SOMERSET – As an associate real estate broker and race-car driver, Cindy Shaulis has faced her share of challenging and unexpected situations, which helped prepare her for a life-changing moment in her life.

For years, there was a lump in her breast and her gynecologist told her it was a cystic mass.

“She told me that it probably came from being on birth control pills, and to make sure that I did my mammogram each year, which I did,” Shaulis said.

Then in 2009, the lump started to feel painful.

“My next mammogram was not scheduled until May of 2010,” Shaulis said. “I saw the nurse practitioner and told her that it was painful. The practitioner said to go get the annual mammogram and that she would also schedule me for an ultrasound.”

The mammogram didn’t show anything, but the ultrasound did – and warranted a trip to a breast doctor to do a biopsy.

Because Shaulis was in her 40s with no family history of breast cancer, she did not expect the findings that came back.

“The tumor was over three inches and almost a Stage 4 cancer that had traveled into the lymph nodes,” Shaulis said. 

Racing community support

Shaulis went to Johns Hopkins to get a second opinion and ended up having her surgery there.

The Somerset resident had been an avid stock car racing enthusiast since the days of Ebensburg and Windber speedways, and raced a four-cylinder on the local race tracks at Thunder Valley, Bedford, Roaring Knob in Markleyburg (Fayette County) and Cumberland (Maryland) speedways.

But in 2010, she had to cut her season short at Bedford Speedway due to the immediate need to start chemotherapy.

“The Bedford community was so supportive and gave me such a nice card, which everyone signed, and I still have,” she said.

Once the chemotherapy, radiation and surgeries were done, she was back on the track in 2011, racing at Roaring Knob and actually won a feature, wearing a head wrap in the photo to cover her lack of hair.

“You can’t wear a wig under a race helmet,” she said.

Shaulis talked about her faith, that it was the biggest help in guiding her through the sickness from the treatments.

“I was chosen because God knew I was going to be the trooper and could take it in stride,” she said. “I was anxious to get the hair off and get through the treatments, get my wig. I worked the whole time.” 

‘Press the issue’ 

Shaulis said that she never thought it would be a deadly diagnosis, so she chalked it up to being one to experience the process of chemotherapy and radiation, and always had a positive outlook to get through the process.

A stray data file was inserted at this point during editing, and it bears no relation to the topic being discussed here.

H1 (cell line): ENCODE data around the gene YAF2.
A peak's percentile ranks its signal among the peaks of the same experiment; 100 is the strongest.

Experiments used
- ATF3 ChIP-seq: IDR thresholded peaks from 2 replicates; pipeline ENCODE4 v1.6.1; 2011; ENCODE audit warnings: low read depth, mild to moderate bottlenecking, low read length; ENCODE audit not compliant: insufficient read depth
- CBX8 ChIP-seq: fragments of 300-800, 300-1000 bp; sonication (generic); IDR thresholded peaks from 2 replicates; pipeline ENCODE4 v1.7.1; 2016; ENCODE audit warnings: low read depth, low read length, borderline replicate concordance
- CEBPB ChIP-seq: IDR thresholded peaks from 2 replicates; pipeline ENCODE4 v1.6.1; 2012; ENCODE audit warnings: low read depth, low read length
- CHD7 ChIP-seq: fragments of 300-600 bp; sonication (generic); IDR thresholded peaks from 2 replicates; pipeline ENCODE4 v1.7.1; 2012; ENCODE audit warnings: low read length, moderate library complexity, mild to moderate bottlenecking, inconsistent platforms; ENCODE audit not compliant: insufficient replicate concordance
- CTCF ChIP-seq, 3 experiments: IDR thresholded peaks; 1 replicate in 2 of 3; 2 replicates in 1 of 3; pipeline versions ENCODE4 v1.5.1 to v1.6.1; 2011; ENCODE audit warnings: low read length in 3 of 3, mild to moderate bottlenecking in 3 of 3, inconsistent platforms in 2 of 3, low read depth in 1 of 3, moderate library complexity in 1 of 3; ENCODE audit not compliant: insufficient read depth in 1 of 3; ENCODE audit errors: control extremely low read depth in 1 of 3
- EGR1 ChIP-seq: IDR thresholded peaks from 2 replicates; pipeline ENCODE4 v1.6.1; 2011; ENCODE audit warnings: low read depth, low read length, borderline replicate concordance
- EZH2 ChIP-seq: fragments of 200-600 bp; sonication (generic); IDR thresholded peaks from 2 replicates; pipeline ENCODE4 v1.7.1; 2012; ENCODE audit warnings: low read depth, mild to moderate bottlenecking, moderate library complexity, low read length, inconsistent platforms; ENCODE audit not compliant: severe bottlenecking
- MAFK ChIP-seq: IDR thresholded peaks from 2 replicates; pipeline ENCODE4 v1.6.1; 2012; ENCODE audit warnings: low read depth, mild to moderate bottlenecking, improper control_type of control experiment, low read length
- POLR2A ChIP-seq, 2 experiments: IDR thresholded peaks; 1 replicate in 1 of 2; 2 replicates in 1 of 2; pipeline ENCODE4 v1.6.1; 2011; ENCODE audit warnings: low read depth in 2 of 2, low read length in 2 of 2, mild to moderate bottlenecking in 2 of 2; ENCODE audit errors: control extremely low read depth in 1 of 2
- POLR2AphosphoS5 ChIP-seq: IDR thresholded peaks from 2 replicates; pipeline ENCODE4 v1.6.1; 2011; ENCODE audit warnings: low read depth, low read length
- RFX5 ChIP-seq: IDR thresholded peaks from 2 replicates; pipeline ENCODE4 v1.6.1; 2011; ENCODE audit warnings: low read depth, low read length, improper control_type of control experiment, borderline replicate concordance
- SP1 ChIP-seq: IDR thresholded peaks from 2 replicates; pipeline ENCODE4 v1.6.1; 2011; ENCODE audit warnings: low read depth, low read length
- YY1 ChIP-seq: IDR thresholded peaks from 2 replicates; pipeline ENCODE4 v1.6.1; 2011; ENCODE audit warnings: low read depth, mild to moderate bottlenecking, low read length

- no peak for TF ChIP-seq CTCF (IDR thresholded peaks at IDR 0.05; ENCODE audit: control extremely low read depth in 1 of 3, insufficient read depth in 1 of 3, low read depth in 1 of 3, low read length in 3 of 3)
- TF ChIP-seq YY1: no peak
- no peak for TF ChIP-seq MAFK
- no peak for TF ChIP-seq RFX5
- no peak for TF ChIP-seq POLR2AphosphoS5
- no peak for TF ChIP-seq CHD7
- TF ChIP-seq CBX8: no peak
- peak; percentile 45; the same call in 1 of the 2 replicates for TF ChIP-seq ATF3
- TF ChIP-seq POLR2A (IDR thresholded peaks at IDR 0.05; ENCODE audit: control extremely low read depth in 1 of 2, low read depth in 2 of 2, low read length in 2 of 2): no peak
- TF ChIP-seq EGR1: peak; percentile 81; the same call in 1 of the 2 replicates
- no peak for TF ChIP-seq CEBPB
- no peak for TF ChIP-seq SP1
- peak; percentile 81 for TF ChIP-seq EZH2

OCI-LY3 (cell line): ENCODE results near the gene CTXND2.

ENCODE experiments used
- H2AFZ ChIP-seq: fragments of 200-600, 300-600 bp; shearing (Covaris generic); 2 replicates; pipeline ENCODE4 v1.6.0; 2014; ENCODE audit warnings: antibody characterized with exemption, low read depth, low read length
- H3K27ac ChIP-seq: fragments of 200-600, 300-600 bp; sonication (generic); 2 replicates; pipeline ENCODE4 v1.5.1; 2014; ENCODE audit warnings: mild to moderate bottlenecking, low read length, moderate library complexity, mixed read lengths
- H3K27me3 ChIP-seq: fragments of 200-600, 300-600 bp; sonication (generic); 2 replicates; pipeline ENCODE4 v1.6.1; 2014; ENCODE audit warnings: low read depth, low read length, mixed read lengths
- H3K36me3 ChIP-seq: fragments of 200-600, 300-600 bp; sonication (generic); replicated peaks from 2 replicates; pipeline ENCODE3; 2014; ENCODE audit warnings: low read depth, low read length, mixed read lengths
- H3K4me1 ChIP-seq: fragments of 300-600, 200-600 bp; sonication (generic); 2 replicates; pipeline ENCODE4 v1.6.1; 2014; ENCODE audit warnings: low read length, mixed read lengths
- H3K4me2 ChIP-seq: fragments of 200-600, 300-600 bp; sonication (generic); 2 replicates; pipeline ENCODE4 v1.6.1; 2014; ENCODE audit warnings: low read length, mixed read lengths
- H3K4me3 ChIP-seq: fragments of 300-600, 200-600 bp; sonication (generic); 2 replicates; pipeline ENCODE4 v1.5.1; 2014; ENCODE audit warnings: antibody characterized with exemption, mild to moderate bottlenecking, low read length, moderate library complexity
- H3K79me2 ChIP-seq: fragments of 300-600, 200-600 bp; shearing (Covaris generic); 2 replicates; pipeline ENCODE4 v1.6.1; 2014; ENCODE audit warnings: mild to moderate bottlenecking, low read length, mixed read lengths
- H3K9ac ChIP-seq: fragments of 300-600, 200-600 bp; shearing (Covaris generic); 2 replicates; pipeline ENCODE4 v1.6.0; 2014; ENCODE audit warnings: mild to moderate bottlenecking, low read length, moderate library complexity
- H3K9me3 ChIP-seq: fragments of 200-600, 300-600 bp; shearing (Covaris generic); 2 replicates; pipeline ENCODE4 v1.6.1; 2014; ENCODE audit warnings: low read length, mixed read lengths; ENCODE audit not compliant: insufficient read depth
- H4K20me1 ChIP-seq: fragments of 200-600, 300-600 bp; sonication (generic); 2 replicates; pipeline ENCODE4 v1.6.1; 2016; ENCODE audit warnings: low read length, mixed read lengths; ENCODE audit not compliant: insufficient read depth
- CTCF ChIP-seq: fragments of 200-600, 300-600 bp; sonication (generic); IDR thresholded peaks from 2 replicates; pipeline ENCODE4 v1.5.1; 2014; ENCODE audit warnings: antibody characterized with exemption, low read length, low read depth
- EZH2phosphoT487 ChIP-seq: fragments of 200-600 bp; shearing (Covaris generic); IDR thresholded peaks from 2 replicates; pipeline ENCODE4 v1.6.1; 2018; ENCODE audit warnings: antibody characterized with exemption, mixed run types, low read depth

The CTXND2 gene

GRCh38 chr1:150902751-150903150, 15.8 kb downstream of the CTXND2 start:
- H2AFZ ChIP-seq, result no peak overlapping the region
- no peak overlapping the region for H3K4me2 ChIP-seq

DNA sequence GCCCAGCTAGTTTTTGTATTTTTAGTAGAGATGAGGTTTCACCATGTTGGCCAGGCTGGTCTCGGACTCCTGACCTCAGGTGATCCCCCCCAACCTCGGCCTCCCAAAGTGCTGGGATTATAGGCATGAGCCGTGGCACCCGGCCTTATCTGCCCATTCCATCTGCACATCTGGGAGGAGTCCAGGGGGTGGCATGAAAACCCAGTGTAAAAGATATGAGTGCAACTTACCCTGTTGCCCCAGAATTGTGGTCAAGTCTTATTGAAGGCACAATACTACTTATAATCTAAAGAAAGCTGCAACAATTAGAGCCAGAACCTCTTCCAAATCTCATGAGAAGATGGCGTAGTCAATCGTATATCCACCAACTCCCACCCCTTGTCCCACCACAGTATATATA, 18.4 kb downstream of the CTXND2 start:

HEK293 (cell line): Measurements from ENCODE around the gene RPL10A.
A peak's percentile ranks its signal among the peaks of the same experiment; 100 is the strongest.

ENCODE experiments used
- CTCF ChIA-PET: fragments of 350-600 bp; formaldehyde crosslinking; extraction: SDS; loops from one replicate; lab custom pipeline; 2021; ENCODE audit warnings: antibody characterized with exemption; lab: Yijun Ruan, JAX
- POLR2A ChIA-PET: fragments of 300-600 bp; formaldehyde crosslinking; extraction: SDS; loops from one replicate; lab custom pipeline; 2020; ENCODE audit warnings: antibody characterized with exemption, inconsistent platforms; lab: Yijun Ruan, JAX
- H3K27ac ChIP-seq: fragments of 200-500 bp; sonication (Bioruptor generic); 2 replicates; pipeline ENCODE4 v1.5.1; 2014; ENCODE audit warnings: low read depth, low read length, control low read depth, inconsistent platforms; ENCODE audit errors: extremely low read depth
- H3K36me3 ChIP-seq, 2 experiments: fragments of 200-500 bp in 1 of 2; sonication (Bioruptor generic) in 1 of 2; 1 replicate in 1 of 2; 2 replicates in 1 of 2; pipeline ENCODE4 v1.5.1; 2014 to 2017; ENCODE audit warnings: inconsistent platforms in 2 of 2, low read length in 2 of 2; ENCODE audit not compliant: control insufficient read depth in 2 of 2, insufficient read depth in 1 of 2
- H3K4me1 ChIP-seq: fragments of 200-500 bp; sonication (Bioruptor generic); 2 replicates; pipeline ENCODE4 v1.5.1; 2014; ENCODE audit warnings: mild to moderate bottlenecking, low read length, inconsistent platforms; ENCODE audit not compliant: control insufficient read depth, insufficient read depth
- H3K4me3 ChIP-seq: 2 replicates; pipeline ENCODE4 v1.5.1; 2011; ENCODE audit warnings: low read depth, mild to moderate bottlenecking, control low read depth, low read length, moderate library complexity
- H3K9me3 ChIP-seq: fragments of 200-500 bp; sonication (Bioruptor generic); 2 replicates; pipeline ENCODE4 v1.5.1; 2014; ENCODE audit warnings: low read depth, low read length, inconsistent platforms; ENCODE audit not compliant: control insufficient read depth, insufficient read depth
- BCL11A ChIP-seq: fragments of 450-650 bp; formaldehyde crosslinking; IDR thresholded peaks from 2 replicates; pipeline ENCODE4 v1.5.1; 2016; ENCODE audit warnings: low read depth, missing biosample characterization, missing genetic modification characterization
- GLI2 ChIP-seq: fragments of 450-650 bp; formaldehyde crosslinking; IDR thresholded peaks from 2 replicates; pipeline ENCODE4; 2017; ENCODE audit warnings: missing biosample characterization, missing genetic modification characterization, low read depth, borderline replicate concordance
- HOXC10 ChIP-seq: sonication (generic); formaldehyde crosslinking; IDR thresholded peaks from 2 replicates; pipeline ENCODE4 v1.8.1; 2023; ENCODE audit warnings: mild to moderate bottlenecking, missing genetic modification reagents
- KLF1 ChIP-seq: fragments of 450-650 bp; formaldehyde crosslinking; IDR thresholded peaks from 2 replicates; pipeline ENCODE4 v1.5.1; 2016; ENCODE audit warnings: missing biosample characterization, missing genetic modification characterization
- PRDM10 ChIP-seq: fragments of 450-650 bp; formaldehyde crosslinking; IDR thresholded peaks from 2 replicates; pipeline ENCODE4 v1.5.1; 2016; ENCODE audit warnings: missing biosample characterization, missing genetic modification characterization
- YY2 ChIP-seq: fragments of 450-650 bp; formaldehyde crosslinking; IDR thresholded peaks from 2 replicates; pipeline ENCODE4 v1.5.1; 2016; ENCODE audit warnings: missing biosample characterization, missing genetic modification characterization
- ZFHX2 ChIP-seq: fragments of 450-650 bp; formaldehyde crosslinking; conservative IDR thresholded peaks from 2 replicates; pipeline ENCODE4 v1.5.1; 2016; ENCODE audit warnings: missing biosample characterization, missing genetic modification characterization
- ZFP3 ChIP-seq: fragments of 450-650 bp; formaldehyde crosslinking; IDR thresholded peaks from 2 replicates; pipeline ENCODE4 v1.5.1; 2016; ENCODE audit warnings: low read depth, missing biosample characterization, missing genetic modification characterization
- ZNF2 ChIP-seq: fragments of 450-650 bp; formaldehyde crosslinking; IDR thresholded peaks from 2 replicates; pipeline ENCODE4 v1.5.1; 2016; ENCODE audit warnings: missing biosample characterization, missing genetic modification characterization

After her chemotherapy treatments, she would be outside on a lounge chair to relax and breathe the fresh air to counter her feeling of car sickness, which is what her reaction was.

She was blessed with a stray dog that came to her porch and would lie with her each day. 

That stray dog, called Buddy, is still with her today. 

“Pets are wonderful to help you through any type of situation,” she said, noting that she was also fortunate to have support from her family. “My mother, Jean Ann, and father, Richard, of Jennerstown. They would take me to Johns Hopkins for tests and take me where I needed to go. Also, my younger sister, Lori, who would help me out on my pit crew.”

After 10 years, Shaulis is healthy, working as a top real estate agent at Berkshire Hathaway and has continued her racing career on the asphalt at Jennerstown Speedway, where she competed in an open-wheel modified every Saturday night during the race season of May to September.

“I hope my story will help someone else,” Shaulis said. “I really feel that it’s something people need to know. You have to be your own advocate. I want to stress to others, that if you feel something is not right with your body, press the issue with the doctors. Read up and educate yourself. Get second opinions. You know best what your body is telling you.

“My only regret was not having the courage to change out my wigs with a different style and color. I was so worried and didn’t want people to make a fuss, and didn’t want to stick out as one going through the cancer treatments.”

Cory Isenberg is a sports reporter and columnist for The Tribune-Democrat. She can be reached at (814) 532-5080.​ Follow her on Twitter @CoryIsenbergTD.

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